We’ve been enjoying reading aloud the Christian Heroes: Then and Now biography series by Janet & Geoff Benge. Together the kids and I became friends with Nate Saint and his buddies who entered heaven from a jungle beach in Ecuador in 1956, and our faith grew with George Mueller’s as he served the street children of Victorian England. Right now we’re getting to know Amy Carmichael and how she rocked the missions boat with her passionate urgency to reach people of every caste in India with the gospel at the turn of the 20th century. I referred to Amy once before, inspired by the way she changed her rescued girls’ birthdays to the day they were freed. I recently found myself inspired again by her life.
Fueled by the interest generated by From the Sunrise Land, her book of letters from Japan, the Keswick Convention had asked Amy to write a book about India. It took many months of writing and rewriting, but finally Amy felt happy with the result. Then the question came, what to title the manuscript? Amy didn’t want anything too grand or too flowery. She wanted something that was simple and to the point. Finally, she settled on the title Things As They Are. That said it all for Amy. It wasn’t about things as she might want them to be in India, or things the way people in England imagined they might be. No, it was about things as they are.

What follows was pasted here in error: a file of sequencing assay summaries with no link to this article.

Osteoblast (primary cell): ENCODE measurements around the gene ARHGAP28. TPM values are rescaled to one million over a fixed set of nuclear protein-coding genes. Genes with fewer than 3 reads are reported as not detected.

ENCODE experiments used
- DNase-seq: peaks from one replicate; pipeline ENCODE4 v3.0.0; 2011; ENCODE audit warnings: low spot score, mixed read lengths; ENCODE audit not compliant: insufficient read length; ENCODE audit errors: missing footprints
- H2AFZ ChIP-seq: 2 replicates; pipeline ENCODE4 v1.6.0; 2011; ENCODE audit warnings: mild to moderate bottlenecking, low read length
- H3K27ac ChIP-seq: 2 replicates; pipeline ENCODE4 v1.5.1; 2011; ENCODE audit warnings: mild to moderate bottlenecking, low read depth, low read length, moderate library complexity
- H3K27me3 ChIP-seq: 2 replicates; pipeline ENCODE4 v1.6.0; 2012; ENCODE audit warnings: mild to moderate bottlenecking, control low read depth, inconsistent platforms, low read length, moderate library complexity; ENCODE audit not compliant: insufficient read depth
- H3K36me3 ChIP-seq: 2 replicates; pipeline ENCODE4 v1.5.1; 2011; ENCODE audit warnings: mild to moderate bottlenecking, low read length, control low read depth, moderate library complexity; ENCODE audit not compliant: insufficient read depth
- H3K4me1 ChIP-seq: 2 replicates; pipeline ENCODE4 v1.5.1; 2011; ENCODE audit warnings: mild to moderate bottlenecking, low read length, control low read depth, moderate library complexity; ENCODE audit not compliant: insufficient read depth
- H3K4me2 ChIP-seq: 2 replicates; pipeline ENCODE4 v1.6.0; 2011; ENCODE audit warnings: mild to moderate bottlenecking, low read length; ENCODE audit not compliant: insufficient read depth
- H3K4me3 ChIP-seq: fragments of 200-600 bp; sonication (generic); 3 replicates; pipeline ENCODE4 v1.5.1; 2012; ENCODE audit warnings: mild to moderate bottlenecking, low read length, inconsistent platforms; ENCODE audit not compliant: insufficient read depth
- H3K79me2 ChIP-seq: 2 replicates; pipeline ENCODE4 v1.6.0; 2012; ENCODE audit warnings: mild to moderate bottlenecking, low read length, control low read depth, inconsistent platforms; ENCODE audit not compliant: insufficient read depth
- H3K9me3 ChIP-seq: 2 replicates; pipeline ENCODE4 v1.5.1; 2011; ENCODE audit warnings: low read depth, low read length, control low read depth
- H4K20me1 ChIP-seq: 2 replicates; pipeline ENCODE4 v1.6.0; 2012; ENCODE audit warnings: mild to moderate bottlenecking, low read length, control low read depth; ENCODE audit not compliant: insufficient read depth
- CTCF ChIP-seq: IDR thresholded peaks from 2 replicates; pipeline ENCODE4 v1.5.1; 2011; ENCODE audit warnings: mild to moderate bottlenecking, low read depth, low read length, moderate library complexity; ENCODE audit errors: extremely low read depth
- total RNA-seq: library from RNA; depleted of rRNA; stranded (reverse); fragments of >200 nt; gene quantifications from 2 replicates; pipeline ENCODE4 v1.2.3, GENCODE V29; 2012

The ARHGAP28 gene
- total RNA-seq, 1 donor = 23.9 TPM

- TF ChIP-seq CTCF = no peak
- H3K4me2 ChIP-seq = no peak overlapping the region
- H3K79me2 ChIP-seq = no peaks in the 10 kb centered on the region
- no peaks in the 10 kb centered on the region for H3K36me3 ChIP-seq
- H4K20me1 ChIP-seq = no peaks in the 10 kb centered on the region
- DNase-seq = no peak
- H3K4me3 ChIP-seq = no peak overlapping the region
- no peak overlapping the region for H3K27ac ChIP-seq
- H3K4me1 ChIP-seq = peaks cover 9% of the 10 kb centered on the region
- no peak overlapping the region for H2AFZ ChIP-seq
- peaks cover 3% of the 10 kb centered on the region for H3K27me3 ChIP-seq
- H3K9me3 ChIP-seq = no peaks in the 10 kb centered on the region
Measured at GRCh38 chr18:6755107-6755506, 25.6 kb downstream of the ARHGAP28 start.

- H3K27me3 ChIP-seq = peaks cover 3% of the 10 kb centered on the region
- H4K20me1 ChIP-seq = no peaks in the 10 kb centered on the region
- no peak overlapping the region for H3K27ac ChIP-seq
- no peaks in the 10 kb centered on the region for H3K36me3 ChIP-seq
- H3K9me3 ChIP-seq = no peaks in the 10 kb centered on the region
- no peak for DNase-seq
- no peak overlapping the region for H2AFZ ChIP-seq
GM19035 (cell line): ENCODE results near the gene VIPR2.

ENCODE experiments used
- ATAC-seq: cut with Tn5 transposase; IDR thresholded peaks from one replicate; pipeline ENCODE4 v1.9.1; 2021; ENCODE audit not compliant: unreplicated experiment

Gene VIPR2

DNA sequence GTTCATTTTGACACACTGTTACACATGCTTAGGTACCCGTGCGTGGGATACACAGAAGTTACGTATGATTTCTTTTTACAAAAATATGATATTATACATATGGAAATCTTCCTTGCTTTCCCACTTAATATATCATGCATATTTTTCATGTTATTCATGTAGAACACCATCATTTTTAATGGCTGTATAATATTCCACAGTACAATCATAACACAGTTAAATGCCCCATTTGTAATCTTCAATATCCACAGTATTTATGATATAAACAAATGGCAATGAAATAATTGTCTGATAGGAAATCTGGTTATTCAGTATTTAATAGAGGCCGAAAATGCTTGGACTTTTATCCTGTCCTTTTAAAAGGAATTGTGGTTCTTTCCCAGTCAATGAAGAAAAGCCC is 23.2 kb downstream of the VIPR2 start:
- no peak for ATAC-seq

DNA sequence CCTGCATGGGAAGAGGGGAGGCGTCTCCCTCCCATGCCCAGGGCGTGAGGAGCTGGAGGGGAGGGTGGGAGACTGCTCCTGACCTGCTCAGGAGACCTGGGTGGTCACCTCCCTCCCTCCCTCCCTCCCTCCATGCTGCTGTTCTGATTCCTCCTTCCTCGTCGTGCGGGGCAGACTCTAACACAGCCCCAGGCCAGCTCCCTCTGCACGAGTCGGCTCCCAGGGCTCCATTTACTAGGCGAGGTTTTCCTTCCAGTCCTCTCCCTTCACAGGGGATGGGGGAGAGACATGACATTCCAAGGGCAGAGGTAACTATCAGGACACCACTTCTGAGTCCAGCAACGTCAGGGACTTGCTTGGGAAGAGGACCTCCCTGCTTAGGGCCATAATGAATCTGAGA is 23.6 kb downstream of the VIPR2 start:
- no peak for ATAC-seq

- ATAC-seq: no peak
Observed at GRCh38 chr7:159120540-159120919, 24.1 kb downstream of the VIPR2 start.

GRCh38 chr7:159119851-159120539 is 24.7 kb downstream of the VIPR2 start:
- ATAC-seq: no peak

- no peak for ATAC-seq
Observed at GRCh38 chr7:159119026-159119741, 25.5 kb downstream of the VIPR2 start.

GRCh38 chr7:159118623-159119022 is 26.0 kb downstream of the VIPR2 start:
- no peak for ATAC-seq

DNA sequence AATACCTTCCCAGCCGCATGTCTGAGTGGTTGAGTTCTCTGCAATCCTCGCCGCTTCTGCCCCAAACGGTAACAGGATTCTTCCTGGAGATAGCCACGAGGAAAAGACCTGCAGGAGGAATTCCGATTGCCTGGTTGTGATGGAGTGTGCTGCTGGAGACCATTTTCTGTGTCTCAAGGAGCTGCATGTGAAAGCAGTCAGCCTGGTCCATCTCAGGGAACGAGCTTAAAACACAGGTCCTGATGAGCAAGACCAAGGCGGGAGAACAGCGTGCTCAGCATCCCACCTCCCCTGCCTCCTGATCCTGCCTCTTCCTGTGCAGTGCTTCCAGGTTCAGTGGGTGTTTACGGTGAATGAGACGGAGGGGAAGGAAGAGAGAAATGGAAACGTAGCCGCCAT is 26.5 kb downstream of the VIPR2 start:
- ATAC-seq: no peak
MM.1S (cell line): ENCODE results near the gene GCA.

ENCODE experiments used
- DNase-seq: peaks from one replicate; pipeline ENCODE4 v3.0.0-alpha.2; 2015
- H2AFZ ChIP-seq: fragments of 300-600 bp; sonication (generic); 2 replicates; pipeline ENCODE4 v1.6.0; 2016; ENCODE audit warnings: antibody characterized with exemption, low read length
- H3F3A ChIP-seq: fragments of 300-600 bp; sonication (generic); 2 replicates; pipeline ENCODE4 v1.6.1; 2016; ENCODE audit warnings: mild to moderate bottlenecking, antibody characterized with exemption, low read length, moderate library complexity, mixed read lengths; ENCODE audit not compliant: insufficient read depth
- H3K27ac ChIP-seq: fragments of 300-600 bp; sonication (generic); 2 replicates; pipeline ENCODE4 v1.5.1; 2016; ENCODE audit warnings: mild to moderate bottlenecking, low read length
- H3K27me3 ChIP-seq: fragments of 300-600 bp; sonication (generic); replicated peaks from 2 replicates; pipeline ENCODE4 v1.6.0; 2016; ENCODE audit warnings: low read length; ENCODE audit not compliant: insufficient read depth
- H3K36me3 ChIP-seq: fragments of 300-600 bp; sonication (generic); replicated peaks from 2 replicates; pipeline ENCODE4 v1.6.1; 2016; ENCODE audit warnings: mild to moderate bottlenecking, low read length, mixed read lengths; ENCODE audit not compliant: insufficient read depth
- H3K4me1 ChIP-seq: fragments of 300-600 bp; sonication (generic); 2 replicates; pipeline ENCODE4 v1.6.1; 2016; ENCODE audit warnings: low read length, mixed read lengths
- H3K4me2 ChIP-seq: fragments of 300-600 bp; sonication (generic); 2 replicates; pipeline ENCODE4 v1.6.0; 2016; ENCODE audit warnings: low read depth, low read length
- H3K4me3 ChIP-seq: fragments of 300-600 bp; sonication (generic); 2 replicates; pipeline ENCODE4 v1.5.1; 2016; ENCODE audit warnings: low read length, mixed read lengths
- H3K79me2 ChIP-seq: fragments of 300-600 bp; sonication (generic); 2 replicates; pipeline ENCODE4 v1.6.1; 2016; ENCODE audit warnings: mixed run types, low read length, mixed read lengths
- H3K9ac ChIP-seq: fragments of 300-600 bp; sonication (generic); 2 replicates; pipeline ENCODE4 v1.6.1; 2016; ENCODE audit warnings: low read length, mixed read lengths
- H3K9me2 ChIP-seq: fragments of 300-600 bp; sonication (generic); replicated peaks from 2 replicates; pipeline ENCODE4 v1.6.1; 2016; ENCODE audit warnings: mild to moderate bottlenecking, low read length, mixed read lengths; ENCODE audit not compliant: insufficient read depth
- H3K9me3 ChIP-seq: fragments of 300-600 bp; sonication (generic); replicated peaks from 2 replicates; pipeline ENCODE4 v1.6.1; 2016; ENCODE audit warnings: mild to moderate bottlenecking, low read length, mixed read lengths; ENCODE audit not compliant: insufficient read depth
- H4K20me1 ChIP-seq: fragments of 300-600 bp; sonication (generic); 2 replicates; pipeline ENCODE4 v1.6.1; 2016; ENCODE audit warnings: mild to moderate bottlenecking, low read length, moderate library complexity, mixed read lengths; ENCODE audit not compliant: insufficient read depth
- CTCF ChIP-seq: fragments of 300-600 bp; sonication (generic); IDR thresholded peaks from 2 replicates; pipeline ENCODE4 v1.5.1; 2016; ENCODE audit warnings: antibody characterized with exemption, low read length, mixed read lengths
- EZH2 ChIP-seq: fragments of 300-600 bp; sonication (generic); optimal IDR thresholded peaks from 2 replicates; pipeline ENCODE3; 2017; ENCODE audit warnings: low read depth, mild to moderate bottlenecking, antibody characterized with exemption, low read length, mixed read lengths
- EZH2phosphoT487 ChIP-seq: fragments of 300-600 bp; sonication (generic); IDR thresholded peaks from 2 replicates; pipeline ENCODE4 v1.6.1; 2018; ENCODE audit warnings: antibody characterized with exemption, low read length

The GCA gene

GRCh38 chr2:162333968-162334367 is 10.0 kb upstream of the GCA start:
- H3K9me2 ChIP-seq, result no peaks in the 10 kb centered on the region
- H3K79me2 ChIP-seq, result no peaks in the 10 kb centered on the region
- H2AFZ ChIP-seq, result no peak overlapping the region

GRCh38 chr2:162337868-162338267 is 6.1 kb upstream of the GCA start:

…It seemed they felt her manuscript was a bit depressing to read. Perhaps, the editor suggested, it needed a lighter touch, more happy stories, and fewer stories about young children and women in unreachable situations. Again Amy was confronted with the desire of Christians in England for “happy missionary, happy ending” stories. She shook her head. If only the committee could have spent a few days with her, they would have quickly seen that for every Arulai [a rescued girl], there were a thousand girls who were temple prostitutes or household slaves. Their lives did not have happy endings, and Amy could not pretend they did. (p. 138)